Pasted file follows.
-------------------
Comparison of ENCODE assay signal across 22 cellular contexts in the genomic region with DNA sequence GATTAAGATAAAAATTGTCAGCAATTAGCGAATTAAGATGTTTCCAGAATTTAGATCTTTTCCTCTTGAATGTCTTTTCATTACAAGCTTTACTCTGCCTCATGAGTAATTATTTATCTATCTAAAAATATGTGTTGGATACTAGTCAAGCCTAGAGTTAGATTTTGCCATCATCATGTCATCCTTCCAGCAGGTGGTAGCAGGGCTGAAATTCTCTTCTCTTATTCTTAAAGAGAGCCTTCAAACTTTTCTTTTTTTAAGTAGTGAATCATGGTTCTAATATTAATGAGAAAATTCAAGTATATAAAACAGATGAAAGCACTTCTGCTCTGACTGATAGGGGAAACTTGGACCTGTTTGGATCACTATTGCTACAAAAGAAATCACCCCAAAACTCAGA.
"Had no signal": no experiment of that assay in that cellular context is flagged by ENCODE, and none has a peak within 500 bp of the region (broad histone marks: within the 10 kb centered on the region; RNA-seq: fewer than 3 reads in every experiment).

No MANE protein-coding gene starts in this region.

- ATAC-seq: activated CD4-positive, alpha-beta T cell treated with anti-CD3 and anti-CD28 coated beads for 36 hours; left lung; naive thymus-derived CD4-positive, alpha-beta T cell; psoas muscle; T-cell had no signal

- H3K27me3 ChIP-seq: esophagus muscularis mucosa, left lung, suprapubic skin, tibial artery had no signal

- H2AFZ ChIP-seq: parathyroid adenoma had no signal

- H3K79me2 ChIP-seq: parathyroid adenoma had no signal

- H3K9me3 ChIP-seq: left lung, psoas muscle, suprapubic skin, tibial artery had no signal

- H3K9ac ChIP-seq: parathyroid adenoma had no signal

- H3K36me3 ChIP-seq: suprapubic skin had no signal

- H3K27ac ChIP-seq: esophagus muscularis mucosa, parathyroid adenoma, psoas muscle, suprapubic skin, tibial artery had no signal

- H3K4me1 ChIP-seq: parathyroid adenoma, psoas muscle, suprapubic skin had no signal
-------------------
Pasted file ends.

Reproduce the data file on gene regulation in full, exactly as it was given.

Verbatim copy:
Comparison of ENCODE assay signal across 22 cellular contexts in the genomic region with DNA sequence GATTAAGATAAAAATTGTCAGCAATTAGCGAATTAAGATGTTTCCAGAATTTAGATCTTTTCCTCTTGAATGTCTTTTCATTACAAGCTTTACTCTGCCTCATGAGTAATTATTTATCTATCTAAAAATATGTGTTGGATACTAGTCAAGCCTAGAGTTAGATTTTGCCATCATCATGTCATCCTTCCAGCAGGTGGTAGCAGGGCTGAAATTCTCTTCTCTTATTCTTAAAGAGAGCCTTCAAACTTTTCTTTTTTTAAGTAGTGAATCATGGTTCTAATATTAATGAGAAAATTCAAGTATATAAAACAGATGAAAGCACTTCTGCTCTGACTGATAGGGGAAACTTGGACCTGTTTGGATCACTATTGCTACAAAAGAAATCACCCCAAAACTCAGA.
"Had no signal": no experiment of that assay in that cellular context is flagged by ENCODE, and none has a peak within 500 bp of the region (broad histone marks: within the 10 kb centered on the region; RNA-seq: fewer than 3 reads in every experiment).

No MANE protein-coding gene starts in this region.

- ATAC-seq: activated CD4-positive, alpha-beta T cell treated with anti-CD3 and anti-CD28 coated beads for 36 hours; left lung; naive thymus-derived CD4-positive, alpha-beta T cell; psoas muscle; T-cell had no signal

- H3K27me3 ChIP-seq: esophagus muscularis mucosa, left lung, suprapubic skin, tibial artery had no signal

- H2AFZ ChIP-seq: parathyroid adenoma had no signal

- H3K79me2 ChIP-seq: parathyroid adenoma had no signal

- H3K9me3 ChIP-seq: left lung, psoas muscle, suprapubic skin, tibial artery had no signal

- H3K9ac ChIP-seq: parathyroid adenoma had no signal

- H3K36me3 ChIP-seq: suprapubic skin had no signal

- H3K27ac ChIP-seq: esophagus muscularis mucosa, parathyroid adenoma, psoas muscle, suprapubic skin, tibial artery had no signal

- H3K4me1 ChIP-seq: parathyroid adenoma, psoas muscle, suprapubic skin had no signal